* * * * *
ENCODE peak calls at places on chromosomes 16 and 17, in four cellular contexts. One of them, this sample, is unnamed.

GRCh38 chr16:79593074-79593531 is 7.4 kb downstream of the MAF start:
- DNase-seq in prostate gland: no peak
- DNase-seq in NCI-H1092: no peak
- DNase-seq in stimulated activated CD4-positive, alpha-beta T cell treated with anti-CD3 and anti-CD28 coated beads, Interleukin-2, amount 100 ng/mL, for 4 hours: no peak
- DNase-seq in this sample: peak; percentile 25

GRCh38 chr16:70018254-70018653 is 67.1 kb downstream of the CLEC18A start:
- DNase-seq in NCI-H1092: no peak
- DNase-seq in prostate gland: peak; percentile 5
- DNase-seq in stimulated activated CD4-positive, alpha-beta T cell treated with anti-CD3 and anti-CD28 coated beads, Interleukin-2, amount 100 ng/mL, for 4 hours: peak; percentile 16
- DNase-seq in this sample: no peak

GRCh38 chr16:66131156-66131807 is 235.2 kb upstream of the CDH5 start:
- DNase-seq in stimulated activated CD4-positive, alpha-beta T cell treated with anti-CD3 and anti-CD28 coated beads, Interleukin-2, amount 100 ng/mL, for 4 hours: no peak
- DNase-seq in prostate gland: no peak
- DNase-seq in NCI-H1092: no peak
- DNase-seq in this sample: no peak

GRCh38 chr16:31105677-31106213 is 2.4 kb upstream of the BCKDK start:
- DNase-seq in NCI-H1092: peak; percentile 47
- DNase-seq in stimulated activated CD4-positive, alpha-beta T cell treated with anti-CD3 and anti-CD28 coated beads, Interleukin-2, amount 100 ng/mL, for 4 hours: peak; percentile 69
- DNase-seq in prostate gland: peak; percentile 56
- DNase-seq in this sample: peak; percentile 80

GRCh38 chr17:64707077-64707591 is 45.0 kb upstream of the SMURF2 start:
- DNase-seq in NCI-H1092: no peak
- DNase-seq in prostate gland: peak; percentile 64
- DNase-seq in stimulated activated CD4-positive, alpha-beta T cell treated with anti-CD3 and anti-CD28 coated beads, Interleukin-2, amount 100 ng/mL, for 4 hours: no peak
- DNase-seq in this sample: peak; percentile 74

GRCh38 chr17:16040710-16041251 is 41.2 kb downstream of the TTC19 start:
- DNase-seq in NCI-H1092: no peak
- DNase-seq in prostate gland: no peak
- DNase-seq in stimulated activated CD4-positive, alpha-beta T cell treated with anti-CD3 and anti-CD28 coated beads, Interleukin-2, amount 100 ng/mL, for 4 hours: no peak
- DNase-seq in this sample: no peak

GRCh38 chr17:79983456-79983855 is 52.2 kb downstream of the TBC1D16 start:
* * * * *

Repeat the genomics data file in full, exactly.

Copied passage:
ENCODE peak calls at places on chromosomes 16 and 17, in four cellular contexts. One of them, this sample, is unnamed.

GRCh38 chr16:79593074-79593531 is 7.4 kb downstream of the MAF start:
- DNase-seq in prostate gland: no peak
- DNase-seq in NCI-H1092: no peak
- DNase-seq in stimulated activated CD4-positive, alpha-beta T cell treated with anti-CD3 and anti-CD28 coated beads, Interleukin-2, amount 100 ng/mL, for 4 hours: no peak
- DNase-seq in this sample: peak; percentile 25

GRCh38 chr16:70018254-70018653 is 67.1 kb downstream of the CLEC18A start:
- DNase-seq in NCI-H1092: no peak
- DNase-seq in prostate gland: peak; percentile 5
- DNase-seq in stimulated activated CD4-positive, alpha-beta T cell treated with anti-CD3 and anti-CD28 coated beads, Interleukin-2, amount 100 ng/mL, for 4 hours: peak; percentile 16
- DNase-seq in this sample: no peak

GRCh38 chr16:66131156-66131807 is 235.2 kb upstream of the CDH5 start:
- DNase-seq in stimulated activated CD4-positive, alpha-beta T cell treated with anti-CD3 and anti-CD28 coated beads, Interleukin-2, amount 100 ng/mL, for 4 hours: no peak
- DNase-seq in prostate gland: no peak
- DNase-seq in NCI-H1092: no peak
- DNase-seq in this sample: no peak

GRCh38 chr16:31105677-31106213 is 2.4 kb upstream of the BCKDK start:
- DNase-seq in NCI-H1092: peak; percentile 47
- DNase-seq in stimulated activated CD4-positive, alpha-beta T cell treated with anti-CD3 and anti-CD28 coated beads, Interleukin-2, amount 100 ng/mL, for 4 hours: peak; percentile 69
- DNase-seq in prostate gland: peak; percentile 56
- DNase-seq in this sample: peak; percentile 80

GRCh38 chr17:64707077-64707591 is 45.0 kb upstream of the SMURF2 start:
- DNase-seq in NCI-H1092: no peak
- DNase-seq in prostate gland: peak; percentile 64
- DNase-seq in stimulated activated CD4-positive, alpha-beta T cell treated with anti-CD3 and anti-CD28 coated beads, Interleukin-2, amount 100 ng/mL, for 4 hours: no peak
- DNase-seq in this sample: peak; percentile 74

GRCh38 chr17:16040710-16041251 is 41.2 kb downstream of the TTC19 start:
- DNase-seq in NCI-H1092: no peak
- DNase-seq in prostate gland: no peak
- DNase-seq in stimulated activated CD4-positive, alpha-beta T cell treated with anti-CD3 and anti-CD28 coated beads, Interleukin-2, amount 100 ng/mL, for 4 hours: no peak
- DNase-seq in this sample: no peak

GRCh38 chr17:79983456-79983855 is 52.2 kb downstream of the TBC1D16 start: